Two subsequent studies have examined newer long-pulsed dye lasers for the vascular manifestations of rosacea, which have the potential to treat vascular ectasias without the purpura of the short-pulsed dye lasers. Newer generation lasers also incorporate cooling devices to cool the epidermis before, during, or after the laser pulse therapy enabling higher fluences while protecting the epidermis. Tan treated 16 patients with a 595-nm PDL (V beam, Candela Corp, Wayland, MA) with a 7-mm sport size, a 1.5-msec pulse duration, and fluences ranging from 9.5 to 11.5 J/[cm.sup.2] depending on tissue response for 2 monthly treatment sessions. (12) All patients experienced a significant improvement in their quality of life and a reduction in their degree of flushing and other symptoms. Despite this success, all patients experienced immediate, deliberate purpura as part of the chosen study design because gentler, subpurpuric thresholds had been shown to be less effective in earlier studies. Complications included transient hyperpigmentation (31.2%) and crusting (25%) and, as described earlier, postoperative purpura. Due to the high complication rate and prolonged down time, this treatment may not be the treatment of choice for the majority of patients, despite its efficacy. A second study with a long-pulsed dye laser by Jasmin utilized a 595-nm PDL (V Beam, Candela Corp) with subpurpuric pulse widths of 6 msec, a 7-mm spot size, and titrated fluences from 7 to 9 J/[cm.sup.2]. (13) Immediate purpura lasting only a few seconds was the treatment endpoint. Pretreatment cooling was achieved by cryogen spray for 30 msec. After one treatment, 2 of 12 patients had 75% improvement, 2 had 50% to 75% improvement, and 5 hand 25% to 50% improvement. There was no lasting post treatment purpura, and there were no complications.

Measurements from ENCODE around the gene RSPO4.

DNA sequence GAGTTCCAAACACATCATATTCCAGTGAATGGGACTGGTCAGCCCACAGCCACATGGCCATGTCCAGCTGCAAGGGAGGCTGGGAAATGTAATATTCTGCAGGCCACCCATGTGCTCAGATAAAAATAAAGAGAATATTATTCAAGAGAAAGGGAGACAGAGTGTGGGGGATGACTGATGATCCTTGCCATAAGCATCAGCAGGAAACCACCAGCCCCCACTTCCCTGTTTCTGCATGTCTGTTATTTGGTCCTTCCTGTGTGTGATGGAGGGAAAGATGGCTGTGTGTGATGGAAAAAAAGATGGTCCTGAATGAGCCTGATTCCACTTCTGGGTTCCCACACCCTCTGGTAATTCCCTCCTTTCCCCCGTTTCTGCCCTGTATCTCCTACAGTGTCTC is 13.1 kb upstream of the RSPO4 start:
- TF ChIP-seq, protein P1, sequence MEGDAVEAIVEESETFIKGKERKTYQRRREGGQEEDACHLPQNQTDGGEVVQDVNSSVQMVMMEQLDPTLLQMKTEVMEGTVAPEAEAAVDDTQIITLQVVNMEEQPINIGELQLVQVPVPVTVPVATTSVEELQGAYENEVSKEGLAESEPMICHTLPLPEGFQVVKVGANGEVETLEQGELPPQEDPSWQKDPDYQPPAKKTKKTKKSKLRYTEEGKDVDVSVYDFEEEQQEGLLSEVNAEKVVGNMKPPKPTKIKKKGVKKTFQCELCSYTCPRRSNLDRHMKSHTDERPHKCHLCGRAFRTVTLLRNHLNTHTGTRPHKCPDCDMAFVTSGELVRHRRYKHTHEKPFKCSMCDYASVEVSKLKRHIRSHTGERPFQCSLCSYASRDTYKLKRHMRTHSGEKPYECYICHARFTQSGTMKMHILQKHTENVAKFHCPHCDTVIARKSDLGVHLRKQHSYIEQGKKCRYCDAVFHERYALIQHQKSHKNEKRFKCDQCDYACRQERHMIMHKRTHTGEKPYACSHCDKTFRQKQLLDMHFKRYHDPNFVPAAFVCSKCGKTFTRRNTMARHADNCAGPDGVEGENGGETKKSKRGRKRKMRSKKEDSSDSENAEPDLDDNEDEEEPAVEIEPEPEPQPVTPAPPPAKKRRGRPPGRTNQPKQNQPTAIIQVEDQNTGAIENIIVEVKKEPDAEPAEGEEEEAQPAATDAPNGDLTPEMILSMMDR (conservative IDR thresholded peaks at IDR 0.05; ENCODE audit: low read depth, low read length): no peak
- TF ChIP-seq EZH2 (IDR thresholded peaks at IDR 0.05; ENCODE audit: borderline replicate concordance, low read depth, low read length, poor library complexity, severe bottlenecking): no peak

Although subpurpuric PDL therapy with pulse durations of 6 msec or greater, will generally require more than one treatment (2 to 6) to substantially reduce the vascular manifestations of rosacea, in our experience, most patients will choose this option rather than undergo purpura, downtime, and increased risk of complications. When the primary target is the facial erythema of rosacea, larger spot sizes (10 mm) should be chosen to avoid reticulation. (7,14) Two to three laser passes may be required for optimal efficacy. For facial telangiectasia, effective treatment with a long-pulsed dye laser may require stacking of 3 to 4 laser pulses. (15) The endpoint should be vessel blanching or transient thrombosis. When stacking laser pulses, the laser surgeon may want to use lower fluences being careful not to damage or destroy tissue. If a plateau in response is noted with long-pulsed dye lasers, the 0.5-msec pulsed dye laser may then be utilized with expected purpuric sequelae. The smaller 40- to 60-mm vessels involved in flushing are expected to be more susceptible to this pulse width. (16) For these stubborn cases, or if patients have time for only one treatment, short-pulsed dye lasers are generally quite effective.